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Curtain falls on PPG Monday

Post Time:Dec 15,2008Classify:Company NewsView:406

Owen Sound's glass making plant will cease operations Monday, six weeks sooner than was originally planned.

PPG managers had announced to employees that the plant would stop making glass on Jan. 31, but decided this week to push that deadline forward.

"Given how the markets have deteriorate and things continue to get even worse, decisions were made in the last day or so to accelerate our closure and the shutdown will begin Monday," plant manager Tom Closs said Friday.

"Everyone is very shocked and very somber. When it [the plant´s closing] was announced in September, everybody was thinking that March would be the end, but that was never an official statement."

The plant has 170 employees, three-quarters of whom have been there for about 30 years. Because the official closing date had been announced last week as Jan. 31, employees will receive eight weeks´ pay.

Workers will still have plant duties to perform throughout most of December, including shutting down and cleaning out the factory.

Starting in January, however, the workforce will be phased out. Some will stay on beyond January to help sell and ship remaining inventory, something Closs said he expects will take no more than four months.

Workers were surprised to learn of Monday´s closing, said Jack Cutting, president of the Canadian Auto Workers Local 248 and a PPG employee.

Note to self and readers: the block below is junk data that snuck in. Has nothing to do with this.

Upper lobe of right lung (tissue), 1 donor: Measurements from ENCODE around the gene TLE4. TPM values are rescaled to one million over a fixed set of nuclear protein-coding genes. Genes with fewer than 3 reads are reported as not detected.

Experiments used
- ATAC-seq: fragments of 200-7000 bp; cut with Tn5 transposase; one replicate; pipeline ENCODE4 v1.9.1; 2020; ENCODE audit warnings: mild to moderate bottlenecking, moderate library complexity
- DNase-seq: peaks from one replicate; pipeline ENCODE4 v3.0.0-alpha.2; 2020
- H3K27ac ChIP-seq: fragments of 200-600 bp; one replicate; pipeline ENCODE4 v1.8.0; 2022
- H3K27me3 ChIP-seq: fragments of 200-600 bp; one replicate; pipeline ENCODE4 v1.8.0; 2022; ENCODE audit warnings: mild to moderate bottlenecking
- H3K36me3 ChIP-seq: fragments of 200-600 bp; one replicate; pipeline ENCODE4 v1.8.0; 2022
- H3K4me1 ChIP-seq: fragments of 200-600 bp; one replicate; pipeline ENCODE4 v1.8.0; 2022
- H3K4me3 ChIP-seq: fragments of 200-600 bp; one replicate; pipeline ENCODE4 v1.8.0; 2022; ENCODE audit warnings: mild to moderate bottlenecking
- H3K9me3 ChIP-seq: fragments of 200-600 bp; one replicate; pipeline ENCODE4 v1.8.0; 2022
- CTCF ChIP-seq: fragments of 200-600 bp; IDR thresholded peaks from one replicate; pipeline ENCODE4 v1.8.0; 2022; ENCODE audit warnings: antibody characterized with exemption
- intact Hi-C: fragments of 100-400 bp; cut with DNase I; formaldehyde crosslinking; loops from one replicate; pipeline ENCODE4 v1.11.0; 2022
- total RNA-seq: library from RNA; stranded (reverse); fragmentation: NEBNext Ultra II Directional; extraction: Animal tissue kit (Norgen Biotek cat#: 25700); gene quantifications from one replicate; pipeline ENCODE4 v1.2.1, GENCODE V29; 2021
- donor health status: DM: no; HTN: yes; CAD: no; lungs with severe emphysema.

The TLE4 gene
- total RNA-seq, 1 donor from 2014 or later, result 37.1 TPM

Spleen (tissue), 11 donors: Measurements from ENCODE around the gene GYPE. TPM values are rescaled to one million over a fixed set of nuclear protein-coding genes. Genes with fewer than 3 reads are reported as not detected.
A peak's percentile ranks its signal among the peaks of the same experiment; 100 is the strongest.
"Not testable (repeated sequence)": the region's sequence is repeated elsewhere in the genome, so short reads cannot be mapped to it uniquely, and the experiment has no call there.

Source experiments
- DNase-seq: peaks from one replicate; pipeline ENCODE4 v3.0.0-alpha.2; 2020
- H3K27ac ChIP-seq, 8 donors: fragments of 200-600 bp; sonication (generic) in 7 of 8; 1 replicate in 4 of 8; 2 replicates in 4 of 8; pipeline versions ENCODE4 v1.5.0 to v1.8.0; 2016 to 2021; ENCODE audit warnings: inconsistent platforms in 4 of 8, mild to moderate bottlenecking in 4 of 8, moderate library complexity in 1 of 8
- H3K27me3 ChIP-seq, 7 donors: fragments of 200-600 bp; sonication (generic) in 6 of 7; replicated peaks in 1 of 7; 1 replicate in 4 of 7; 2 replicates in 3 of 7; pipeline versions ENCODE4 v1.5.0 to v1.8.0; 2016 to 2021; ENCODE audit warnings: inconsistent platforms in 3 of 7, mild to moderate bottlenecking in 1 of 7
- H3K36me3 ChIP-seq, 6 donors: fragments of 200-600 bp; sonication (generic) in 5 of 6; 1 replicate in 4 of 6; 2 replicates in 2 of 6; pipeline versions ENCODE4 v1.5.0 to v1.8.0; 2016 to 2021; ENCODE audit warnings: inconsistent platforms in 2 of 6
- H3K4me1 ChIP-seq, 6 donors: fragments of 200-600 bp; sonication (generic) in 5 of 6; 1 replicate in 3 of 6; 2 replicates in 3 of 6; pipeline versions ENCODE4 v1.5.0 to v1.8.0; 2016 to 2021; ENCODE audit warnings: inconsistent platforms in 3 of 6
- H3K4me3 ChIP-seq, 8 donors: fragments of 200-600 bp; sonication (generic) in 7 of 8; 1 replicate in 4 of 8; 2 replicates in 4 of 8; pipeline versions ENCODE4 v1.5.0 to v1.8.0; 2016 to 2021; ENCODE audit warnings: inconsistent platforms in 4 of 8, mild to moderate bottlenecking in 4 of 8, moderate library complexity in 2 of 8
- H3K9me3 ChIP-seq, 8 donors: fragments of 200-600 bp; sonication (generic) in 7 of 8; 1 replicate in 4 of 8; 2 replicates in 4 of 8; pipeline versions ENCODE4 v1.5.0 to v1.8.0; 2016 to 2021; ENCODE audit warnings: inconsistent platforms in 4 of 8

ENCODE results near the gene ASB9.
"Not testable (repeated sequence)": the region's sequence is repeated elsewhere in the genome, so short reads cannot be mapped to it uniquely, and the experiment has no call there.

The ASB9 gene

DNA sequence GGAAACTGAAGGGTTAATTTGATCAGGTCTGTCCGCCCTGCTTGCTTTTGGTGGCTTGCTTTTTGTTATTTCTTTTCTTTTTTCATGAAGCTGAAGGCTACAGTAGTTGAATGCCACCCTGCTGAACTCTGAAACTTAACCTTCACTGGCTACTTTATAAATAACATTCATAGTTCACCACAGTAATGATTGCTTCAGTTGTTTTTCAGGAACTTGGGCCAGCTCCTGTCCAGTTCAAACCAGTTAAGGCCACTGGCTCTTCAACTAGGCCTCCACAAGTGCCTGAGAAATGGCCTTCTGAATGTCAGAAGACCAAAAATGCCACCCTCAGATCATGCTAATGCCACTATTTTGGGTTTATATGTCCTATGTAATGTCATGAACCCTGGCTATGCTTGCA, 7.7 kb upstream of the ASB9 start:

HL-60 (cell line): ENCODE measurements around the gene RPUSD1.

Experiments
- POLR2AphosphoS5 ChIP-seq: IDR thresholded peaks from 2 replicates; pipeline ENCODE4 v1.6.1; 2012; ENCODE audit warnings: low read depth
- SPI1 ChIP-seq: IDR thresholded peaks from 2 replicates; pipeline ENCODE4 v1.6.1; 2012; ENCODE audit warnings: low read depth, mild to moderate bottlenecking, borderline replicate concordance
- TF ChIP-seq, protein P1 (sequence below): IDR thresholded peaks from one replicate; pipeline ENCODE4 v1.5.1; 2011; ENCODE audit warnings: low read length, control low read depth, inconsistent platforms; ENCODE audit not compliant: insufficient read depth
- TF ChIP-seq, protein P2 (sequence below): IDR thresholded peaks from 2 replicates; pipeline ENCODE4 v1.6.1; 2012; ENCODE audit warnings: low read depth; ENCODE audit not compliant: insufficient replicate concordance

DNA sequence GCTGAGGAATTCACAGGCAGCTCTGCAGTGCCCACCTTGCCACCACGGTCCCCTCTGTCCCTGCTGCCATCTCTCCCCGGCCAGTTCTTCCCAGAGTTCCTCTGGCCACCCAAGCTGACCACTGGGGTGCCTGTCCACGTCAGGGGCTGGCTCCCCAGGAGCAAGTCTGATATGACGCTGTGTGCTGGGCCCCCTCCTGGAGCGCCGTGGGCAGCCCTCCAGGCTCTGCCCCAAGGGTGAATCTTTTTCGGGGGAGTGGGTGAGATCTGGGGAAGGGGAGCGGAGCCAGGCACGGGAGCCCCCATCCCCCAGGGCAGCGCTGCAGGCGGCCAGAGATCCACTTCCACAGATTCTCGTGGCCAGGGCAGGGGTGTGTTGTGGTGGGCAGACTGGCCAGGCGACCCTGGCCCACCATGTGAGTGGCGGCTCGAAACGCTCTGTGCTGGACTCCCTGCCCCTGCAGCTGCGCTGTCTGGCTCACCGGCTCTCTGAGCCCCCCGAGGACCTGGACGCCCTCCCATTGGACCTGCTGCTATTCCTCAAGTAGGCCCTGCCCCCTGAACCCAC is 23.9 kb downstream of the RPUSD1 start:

"We´re doing as good as can be expected," he said. "We knew it was coming, they bumped it (the date) up, but people will either get paid for eight weeks or the company will have work for them to do."

PPG relies heavily on the construction industry for its sales. It also has several clients in the automotive industry. Given the worldwide economic slowdown, PPG sales have plummeted, dropping by half in the last month alone. In September PPG announced a massive restructuring plan for its flat-or-float glass business units that included closing the Owen Sound plant in the first quarter of 2009 and one of two production lines at its Mt. Zion, Ill., plant in the second quarter of 2009.

Last week, PPG executives gave official notice to the government that they would be closing the Owen Sound plant Jan. 31, marking the first time a firm date had been set.

The Mt. Zion line closing was also fast-tracked to this month.

In addition to a sharp decline in glass sales, the local plant also needed to rebuild the furnace, a move that would have required anywhere from $15 million to $50 million to complete. It was the combination of those two factors that sealed the plant´s fate.

"I have been tremendously impressed with the workforce on how professional they have been through this whole process," Closs said. "Our plant performance has be very, very strong and our expectation was that things would fall off, but they haven´t and I commend the entire plant for that."

Source: PPG IndustriesAuthor: shangyi

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